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Suffering through a cold and trying to decide if you feel up to skydiving this weekend? Let’s talk about ears and skydiving with a cold. Anyone who’s flown in a commercial aircraft knows that the changing air pressure can make your head and sinuses feel miserable. If you apply the logic of your previous flying experiences, you probably know that those same pressures will have at least a little effect on the skydiving experience. The plane goes up, parachute comes down, that cold you have means those eardrums and sinus cavities will not be happy.
The smaller size aircraft we use in skydiving isn’t pressurized. It would require a hydraulic jack to open the door of a pressurized plane, which would make the skydive exit tricky. Because the air is thinner higher up, the pressure outside your ears is less than inside. As you travel up in the airplane from thicker air to a thinner atmosphere, the differential creates a push from the inside to the outside as the two try to equalize. As you come down, that push reverses.
This is basic science, so it’s nice to know what rules those conditions set for a safe, comfortable and painless skydive for your ears and nose. Here are rules and how-tos:
Let’s repeat that rule. Don’t go skydiving with a cold. For these changing air pressures to be painless, your ears need to be clear. When you skydive with a head cold or sinus trouble, the blockages prevent the air pressure from equalizing.
Skydiving with a cold will result in one of two ugly results, the seriously embarrassing or the severely painful outcome. If you jump when you’re stuffy, you suffer the embarrassing outcome. The mucus in your sinus cavities has a tendency to come out all at once in freefall or under canopy, leaving both you and your Michigan Tandem Instructor a goopy mess. If you’re really congested, you might also suffer the painful outcome. The backed-up pressures can be enough to blow out an eardrum. Seriously, don’t risk it. If you’re stuffy, reschedule.
You’ll feel the slowly changing pressure on the plane ride up, but it’s on the way down, when the pressure changes happen much more quickly, that you may feel the need to help things along proactively.
Descending quickly from thin air to thicker air can give you the physiological sense that your ears are blocked. Depending on how your ears are built, it may feel like you have earplugs in there. Many of our Michigan tandem skydiving students seem to notice this feeling when they’re under a freshly-opened parachute.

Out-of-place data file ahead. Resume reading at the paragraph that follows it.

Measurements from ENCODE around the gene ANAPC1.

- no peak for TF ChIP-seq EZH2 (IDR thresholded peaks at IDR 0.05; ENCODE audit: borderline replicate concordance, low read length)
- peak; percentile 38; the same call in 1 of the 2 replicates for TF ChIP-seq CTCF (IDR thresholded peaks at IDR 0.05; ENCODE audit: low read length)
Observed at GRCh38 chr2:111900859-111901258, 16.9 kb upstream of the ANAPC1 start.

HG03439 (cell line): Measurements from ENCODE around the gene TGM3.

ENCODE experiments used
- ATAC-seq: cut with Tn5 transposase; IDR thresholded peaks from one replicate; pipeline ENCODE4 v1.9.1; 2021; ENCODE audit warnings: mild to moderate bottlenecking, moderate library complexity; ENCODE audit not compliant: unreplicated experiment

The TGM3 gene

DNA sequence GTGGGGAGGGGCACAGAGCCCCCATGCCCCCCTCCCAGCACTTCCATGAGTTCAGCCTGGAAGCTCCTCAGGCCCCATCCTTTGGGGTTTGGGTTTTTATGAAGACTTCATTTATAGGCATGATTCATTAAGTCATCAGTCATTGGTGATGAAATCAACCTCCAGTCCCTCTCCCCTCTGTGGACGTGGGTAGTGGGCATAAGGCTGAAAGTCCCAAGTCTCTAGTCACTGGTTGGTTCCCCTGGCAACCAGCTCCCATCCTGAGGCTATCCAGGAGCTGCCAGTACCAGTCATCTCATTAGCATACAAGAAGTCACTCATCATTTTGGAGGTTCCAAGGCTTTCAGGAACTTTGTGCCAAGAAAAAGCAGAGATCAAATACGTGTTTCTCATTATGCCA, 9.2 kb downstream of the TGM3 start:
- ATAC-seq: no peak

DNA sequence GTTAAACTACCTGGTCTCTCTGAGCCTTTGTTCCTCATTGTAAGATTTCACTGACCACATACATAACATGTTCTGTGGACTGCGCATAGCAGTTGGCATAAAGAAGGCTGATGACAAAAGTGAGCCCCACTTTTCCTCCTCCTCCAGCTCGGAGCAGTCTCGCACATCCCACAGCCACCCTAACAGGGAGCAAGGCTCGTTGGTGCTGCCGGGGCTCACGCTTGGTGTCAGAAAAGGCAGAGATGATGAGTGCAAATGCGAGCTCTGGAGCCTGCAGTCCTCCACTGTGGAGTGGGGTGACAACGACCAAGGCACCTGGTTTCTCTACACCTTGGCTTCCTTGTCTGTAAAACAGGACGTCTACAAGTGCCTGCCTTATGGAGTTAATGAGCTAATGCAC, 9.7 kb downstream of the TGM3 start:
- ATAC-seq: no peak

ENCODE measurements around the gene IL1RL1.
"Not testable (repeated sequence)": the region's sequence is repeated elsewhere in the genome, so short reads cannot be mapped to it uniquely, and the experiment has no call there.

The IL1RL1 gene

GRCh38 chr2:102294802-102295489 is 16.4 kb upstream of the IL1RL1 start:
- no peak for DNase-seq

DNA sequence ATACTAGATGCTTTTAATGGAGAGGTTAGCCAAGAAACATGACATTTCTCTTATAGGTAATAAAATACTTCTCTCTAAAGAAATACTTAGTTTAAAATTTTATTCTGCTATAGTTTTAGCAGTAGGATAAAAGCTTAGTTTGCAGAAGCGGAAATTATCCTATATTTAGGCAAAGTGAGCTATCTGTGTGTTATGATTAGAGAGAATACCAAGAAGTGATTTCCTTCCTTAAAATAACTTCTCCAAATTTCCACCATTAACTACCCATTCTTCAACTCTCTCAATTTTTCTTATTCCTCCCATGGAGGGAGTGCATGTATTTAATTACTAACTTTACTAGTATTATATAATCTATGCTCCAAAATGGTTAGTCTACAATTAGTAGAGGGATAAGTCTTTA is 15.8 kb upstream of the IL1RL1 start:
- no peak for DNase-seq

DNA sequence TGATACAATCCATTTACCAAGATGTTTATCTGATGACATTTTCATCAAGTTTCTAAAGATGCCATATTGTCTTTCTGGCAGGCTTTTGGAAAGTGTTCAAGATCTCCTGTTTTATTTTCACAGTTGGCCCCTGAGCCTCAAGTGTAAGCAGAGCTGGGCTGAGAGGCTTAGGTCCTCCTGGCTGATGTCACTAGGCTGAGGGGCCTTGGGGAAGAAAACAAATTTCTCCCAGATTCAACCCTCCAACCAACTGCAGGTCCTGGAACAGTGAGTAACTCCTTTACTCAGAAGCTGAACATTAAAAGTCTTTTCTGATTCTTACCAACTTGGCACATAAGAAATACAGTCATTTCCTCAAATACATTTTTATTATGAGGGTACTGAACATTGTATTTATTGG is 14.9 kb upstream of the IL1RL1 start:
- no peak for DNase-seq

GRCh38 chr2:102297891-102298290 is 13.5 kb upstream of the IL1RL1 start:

Don’t worry! The sensation is temporary, and you can take a few seconds to hurry it along. We have all experienced stuffed up ears, so you probably know what to do. To equalize the pressure, just pinch your nostrils closed, close your mouth and gently breathe out as though you were breathing out through your nose. You’ll notice the subtle crinkly sounds of the soft bones of your ears shifting slightly to accommodate the movement of air. If you need to clear a little bit more, just swallow at the same time you are gently blowing into your nose. This changes the air pressure inside your ears to match the air pressure outside, bringing that comfortable equilibrium back.
That’s it, just two rules for your safety and comfort. No skydiving with a cold, just reschedule! And remember to equalize your ears if you feel pressure under the canopy. Your ears will have as good a jump as the rest of you, and you’ll be able to hear everyone at Skydive Tecumseh cheering when you come in for the landing.
I've been here 2 times now and both times have been the experience of a lifetime! I plan on going again next summer as well. When people ask "why jump out of a perfectly good airplane" I reply with "because it's a perfectly good plane to jump out of!!" The people here are amazing and every time someone is looking for a good place, skydive Tecumseh is the only place that I recommend. I also like the fact you can donate the little bears too!!
Kelly Bishop Bono